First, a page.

How does Modern Couture co-exist with Tradition?

The relevance of couture

It is reasonable to ponder the position of couture when the fashion industry has been so dramatically disrupted in the past year, and with the economic uncertainty that lies ahead. A growth in sportswear and casual dress and an emerging younger market challenges the couture designer to be relevant whilst retaining the traditions of the house, however I believe there will always be an appetite for handmade luxury and the finest craftsmanship. The ateliers and the thousands of hours behind every piece has championed meticulous hand-skills, deeply rooted in French heritage. These craftspeople are devoted to the fine art of embroidery, button making, pleating, costume jewellery – for Chanel, Dior, Givenchy. Chanel acquired a group of specialist workshops, originally founded in the 19th century - to save them from extinction and preserve artisan craft. Today they buzz with young workers hand-painting feathers or cutting shapes out of hand-dyed silk, and archives of rare beads, sequins, crystals and so on are painstakingly organised. It is almost impossible to contemplate a time without this heritage, yet we need not think of couture as confined to hand-stitched evening gowns either. It is an opportune moment for couture to explore the needs of the modern customer, most probably lounging in sweatpants along with the rest of the world, looking for rare but relevant.

Embroidery from Lesage Ateliers for Chanel; Lace dress adorned with 1150 leather farfalle flowers and 1000 beads



 Who is reinventing couture?

Younger customers who seek the very best are willing to experiment with brands that offer a redefined version of couture. At Maison Schiparelli’s recent S/S’21 show, Daniel Roseberry sought to ‘challenge the idea of what couture is, and should be, by making clothes that respect the tradition of the maison but also the artistry behind it, whilst at the same time exploding the cliches associated with the genre.’ He believes that couture is still a celebration of delicate embroidery, voluminous silk and ‘as pretty as a fairytale’. In 2020 their pendant-covered designs went viral on instagram, showing the power of social media in reaching a wider, younger audience.

Schiaparelli S/S 21


The genre is also collaborating with artists and testing new technology such as 3D printing. Actress Joey King wore a sculptural 3D-printed dress from Iris Van Herpen for the Golden Globes. 3D print allows a variety of material properties to be printed in a single process allowing for textures of hard and soft in one design. ‘We were not only able to design the garment’s form but also its motion’, allowing them ‘to reinterpret the tradition of couture as “tech-couture” where delicate needlework is replaced with code’. This will surely inspire the next generation of couture designers.

Joey King wears 3D dress from Iris Van Herpen


Some couture houses are already responding to younger, modern demands. More separates and daywear pieces compliment evening gowns and occasion wear to offer versatility, though some critics feel they sit too close to the Ready-to-Wear collections. The ‘casual’ influence is infiltrating some collections; in 2020 Sacaifounder, Abe was announced as the first ‘guest’ designer to take over at Jean Paul Gaultier (who himself promised that Haute Couture would continue with a new concept. Sacia’s collab with Nike on the Vaporwaffle sneaker is an elevated version of the design with stitch detail and various embellishments, ahead of his forthcoming debut this year. Fendi have refreshed their look with Kim Jones; her hotly anticipated modern take on Italian glamour saw Kate Moss and daughter Lila take to the catwalk recently, showcasing modern couture as multi-generational.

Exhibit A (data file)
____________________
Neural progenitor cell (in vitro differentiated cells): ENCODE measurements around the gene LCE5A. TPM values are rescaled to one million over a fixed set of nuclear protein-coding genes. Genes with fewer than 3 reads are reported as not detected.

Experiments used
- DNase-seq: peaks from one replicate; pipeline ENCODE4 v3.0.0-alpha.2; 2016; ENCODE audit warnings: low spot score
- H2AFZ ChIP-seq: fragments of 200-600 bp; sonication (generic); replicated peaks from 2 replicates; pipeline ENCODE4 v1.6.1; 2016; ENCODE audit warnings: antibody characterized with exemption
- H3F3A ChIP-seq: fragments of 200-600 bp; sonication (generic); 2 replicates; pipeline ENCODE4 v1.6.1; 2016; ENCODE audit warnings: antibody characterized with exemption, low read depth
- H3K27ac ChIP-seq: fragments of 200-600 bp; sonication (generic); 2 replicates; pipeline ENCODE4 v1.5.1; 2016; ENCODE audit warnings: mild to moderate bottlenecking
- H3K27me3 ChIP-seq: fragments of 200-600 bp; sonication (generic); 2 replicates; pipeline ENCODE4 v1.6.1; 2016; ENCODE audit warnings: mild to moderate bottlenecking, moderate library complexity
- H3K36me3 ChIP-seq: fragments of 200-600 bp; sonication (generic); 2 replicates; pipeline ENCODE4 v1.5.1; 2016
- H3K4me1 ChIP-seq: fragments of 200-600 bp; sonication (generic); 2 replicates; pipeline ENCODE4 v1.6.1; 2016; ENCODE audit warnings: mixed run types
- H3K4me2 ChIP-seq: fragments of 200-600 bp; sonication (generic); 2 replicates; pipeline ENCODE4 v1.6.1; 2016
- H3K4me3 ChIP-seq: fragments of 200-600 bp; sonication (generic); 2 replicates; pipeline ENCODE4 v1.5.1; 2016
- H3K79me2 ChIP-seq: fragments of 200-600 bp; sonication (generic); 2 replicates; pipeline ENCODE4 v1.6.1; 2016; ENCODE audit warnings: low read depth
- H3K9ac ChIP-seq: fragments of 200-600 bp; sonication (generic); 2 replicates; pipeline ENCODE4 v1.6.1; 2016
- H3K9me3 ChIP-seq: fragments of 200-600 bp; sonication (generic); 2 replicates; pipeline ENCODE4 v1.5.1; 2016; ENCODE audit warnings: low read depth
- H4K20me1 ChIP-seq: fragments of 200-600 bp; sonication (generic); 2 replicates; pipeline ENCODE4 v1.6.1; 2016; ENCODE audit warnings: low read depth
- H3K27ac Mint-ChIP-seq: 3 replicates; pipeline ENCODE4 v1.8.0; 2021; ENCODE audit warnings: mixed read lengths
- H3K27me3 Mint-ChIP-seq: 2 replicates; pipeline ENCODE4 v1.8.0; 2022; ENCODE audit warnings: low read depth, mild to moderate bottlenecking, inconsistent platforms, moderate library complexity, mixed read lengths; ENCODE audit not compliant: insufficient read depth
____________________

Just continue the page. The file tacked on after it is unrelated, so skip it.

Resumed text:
Vapour waffle sneaker by Abe de Sacai x Nike

Kate Moss and daughter Lila, Fendi S/S’21


Victor & Rolf’s  S/S ’17 collection Boulevard of Broken Dreams was a celebration of upcycling their vintage dresses dating back to the 40s, with repairs emphasized in gold and ‘Beauty arising from imperfection’. This celebrates the extended lifespan of couture – how it endures and the playful potential it offers for the next life. Do repair and repurpose have a place in modern couture?

Victor & Rolf Boulevard of Broken Dreams


Digital fashion is playing an increasingly important role in luxury and the recent collaboration between the Institute of Digital Fashion and the August Getty Atelier ‘Tinitus’ holds onto traditional couture through interpreting Atelier’s muslin patterns and then championing innovation and technology to work through the pattern layers and recreate a 3D digital image, by positioning drape, size and animation. The project was built over live Zoom calls piece-by-piece.

Digital couture; IoDF X August Getty Atelier, ‘21


In Summary

Couture has been hailed as the epitome of garment making – which goes a long way in supporting its relevance today. My hope is that tradition will coexist with innovation to ensure its survival. The fashion industry no longer relies on couture to create trends, however it fulfils a demand for the unique, hand-made and custom-fitted piece at its very finest, which transcends generations. It can never be mass-produced and the resurgence in appreciation for true craftsmanship I believe, secures its place in our future if it allows for a new paradigm of clientele.